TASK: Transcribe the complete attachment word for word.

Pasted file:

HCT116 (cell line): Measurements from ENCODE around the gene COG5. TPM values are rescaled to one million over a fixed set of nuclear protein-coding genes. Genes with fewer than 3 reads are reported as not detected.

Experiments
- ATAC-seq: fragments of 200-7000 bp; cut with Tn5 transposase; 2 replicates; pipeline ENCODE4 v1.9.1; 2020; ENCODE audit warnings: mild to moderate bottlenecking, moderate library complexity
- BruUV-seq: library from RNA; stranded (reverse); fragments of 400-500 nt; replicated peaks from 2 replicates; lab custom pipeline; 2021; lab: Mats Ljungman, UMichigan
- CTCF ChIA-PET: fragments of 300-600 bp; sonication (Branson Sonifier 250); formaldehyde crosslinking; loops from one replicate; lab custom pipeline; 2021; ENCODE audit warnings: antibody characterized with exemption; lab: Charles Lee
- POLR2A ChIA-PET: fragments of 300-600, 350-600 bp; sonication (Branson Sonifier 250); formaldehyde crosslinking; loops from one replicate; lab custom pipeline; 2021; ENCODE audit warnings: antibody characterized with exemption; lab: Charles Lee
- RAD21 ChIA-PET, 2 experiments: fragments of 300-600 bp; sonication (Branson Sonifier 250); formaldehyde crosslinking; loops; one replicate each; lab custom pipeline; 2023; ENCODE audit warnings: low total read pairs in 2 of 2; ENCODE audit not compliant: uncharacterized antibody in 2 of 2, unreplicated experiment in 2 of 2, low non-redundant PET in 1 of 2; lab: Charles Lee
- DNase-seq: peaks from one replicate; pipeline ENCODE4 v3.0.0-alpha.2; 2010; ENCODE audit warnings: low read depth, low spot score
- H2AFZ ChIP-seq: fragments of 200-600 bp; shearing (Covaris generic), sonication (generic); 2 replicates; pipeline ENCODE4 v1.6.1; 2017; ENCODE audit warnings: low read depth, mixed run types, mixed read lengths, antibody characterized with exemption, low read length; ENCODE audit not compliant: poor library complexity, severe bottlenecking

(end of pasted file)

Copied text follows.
HCT116 (cell line): Measurements from ENCODE around the gene COG5. TPM values are rescaled to one million over a fixed set of nuclear protein-coding genes. Genes with fewer than 3 reads are reported as not detected.

Experiments
- ATAC-seq: fragments of 200-7000 bp; cut with Tn5 transposase; 2 replicates; pipeline ENCODE4 v1.9.1; 2020; ENCODE audit warnings: mild to moderate bottlenecking, moderate library complexity
- BruUV-seq: library from RNA; stranded (reverse); fragments of 400-500 nt; replicated peaks from 2 replicates; lab custom pipeline; 2021; lab: Mats Ljungman, UMichigan
- CTCF ChIA-PET: fragments of 300-600 bp; sonication (Branson Sonifier 250); formaldehyde crosslinking; loops from one replicate; lab custom pipeline; 2021; ENCODE audit warnings: antibody characterized with exemption; lab: Charles Lee
- POLR2A ChIA-PET: fragments of 300-600, 350-600 bp; sonication (Branson Sonifier 250); formaldehyde crosslinking; loops from one replicate; lab custom pipeline; 2021; ENCODE audit warnings: antibody characterized with exemption; lab: Charles Lee
- RAD21 ChIA-PET, 2 experiments: fragments of 300-600 bp; sonication (Branson Sonifier 250); formaldehyde crosslinking; loops; one replicate each; lab custom pipeline; 2023; ENCODE audit warnings: low total read pairs in 2 of 2; ENCODE audit not compliant: uncharacterized antibody in 2 of 2, unreplicated experiment in 2 of 2, low non-redundant PET in 1 of 2; lab: Charles Lee
- DNase-seq: peaks from one replicate; pipeline ENCODE4 v3.0.0-alpha.2; 2010; ENCODE audit warnings: low read depth, low spot score
- H2AFZ ChIP-seq: fragments of 200-600 bp; shearing (Covaris generic), sonication (generic); 2 replicates; pipeline ENCODE4 v1.6.1; 2017; ENCODE audit warnings: low read depth, mixed run types, mixed read lengths, antibody characterized with exemption, low read length; ENCODE audit not compliant: poor library complexity, severe bottlenecking